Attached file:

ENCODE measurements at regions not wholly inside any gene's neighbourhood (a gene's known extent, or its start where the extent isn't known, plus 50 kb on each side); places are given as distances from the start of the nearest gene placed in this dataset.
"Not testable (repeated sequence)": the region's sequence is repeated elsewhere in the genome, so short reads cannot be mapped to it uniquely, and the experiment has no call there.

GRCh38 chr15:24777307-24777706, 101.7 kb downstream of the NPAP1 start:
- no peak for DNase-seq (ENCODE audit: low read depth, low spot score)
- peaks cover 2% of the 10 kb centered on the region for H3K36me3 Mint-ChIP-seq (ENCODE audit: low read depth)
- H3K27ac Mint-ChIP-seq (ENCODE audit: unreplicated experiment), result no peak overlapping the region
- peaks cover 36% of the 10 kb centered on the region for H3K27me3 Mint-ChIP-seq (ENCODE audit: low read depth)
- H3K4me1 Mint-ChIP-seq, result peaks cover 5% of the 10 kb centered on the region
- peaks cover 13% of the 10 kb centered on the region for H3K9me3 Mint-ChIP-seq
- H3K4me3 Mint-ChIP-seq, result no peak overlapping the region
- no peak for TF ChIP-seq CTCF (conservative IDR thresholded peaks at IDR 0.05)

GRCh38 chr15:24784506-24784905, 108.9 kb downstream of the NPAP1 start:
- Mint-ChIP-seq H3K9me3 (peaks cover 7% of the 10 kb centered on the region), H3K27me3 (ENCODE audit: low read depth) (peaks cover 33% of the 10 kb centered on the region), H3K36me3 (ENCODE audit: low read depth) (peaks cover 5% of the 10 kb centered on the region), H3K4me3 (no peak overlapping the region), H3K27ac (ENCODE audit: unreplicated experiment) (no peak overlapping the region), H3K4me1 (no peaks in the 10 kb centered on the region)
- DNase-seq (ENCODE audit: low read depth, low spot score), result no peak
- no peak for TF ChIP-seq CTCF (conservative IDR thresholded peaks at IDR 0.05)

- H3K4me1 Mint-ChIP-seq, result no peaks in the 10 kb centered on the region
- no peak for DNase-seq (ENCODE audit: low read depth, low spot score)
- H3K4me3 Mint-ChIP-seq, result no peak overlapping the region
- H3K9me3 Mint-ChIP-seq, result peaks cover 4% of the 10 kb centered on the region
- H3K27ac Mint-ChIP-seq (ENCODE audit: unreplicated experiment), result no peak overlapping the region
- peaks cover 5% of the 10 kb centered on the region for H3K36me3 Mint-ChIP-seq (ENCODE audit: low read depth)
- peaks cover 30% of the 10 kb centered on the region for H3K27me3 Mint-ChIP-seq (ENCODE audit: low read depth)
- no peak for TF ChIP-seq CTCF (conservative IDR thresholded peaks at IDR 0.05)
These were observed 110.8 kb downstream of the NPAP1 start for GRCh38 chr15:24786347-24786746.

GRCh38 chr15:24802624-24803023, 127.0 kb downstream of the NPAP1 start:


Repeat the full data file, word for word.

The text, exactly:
ENCODE measurements at regions not wholly inside any gene's neighbourhood (a gene's known extent, or its start where the extent isn't known, plus 50 kb on each side); places are given as distances from the start of the nearest gene placed in this dataset.
"Not testable (repeated sequence)": the region's sequence is repeated elsewhere in the genome, so short reads cannot be mapped to it uniquely, and the experiment has no call there.

GRCh38 chr15:24777307-24777706, 101.7 kb downstream of the NPAP1 start:
- no peak for DNase-seq (ENCODE audit: low read depth, low spot score)
- peaks cover 2% of the 10 kb centered on the region for H3K36me3 Mint-ChIP-seq (ENCODE audit: low read depth)
- H3K27ac Mint-ChIP-seq (ENCODE audit: unreplicated experiment), result no peak overlapping the region
- peaks cover 36% of the 10 kb centered on the region for H3K27me3 Mint-ChIP-seq (ENCODE audit: low read depth)
- H3K4me1 Mint-ChIP-seq, result peaks cover 5% of the 10 kb centered on the region
- peaks cover 13% of the 10 kb centered on the region for H3K9me3 Mint-ChIP-seq
- H3K4me3 Mint-ChIP-seq, result no peak overlapping the region
- no peak for TF ChIP-seq CTCF (conservative IDR thresholded peaks at IDR 0.05)

GRCh38 chr15:24784506-24784905, 108.9 kb downstream of the NPAP1 start:
- Mint-ChIP-seq H3K9me3 (peaks cover 7% of the 10 kb centered on the region), H3K27me3 (ENCODE audit: low read depth) (peaks cover 33% of the 10 kb centered on the region), H3K36me3 (ENCODE audit: low read depth) (peaks cover 5% of the 10 kb centered on the region), H3K4me3 (no peak overlapping the region), H3K27ac (ENCODE audit: unreplicated experiment) (no peak overlapping the region), H3K4me1 (no peaks in the 10 kb centered on the region)
- DNase-seq (ENCODE audit: low read depth, low spot score), result no peak
- no peak for TF ChIP-seq CTCF (conservative IDR thresholded peaks at IDR 0.05)

- H3K4me1 Mint-ChIP-seq, result no peaks in the 10 kb centered on the region
- no peak for DNase-seq (ENCODE audit: low read depth, low spot score)
- H3K4me3 Mint-ChIP-seq, result no peak overlapping the region
- H3K9me3 Mint-ChIP-seq, result peaks cover 4% of the 10 kb centered on the region
- H3K27ac Mint-ChIP-seq (ENCODE audit: unreplicated experiment), result no peak overlapping the region
- peaks cover 5% of the 10 kb centered on the region for H3K36me3 Mint-ChIP-seq (ENCODE audit: low read depth)
- peaks cover 30% of the 10 kb centered on the region for H3K27me3 Mint-ChIP-seq (ENCODE audit: low read depth)
- no peak for TF ChIP-seq CTCF (conservative IDR thresholded peaks at IDR 0.05)
These were observed 110.8 kb downstream of the NPAP1 start for GRCh38 chr15:24786347-24786746.

GRCh38 chr15:24802624-24803023, 127.0 kb downstream of the NPAP1 start: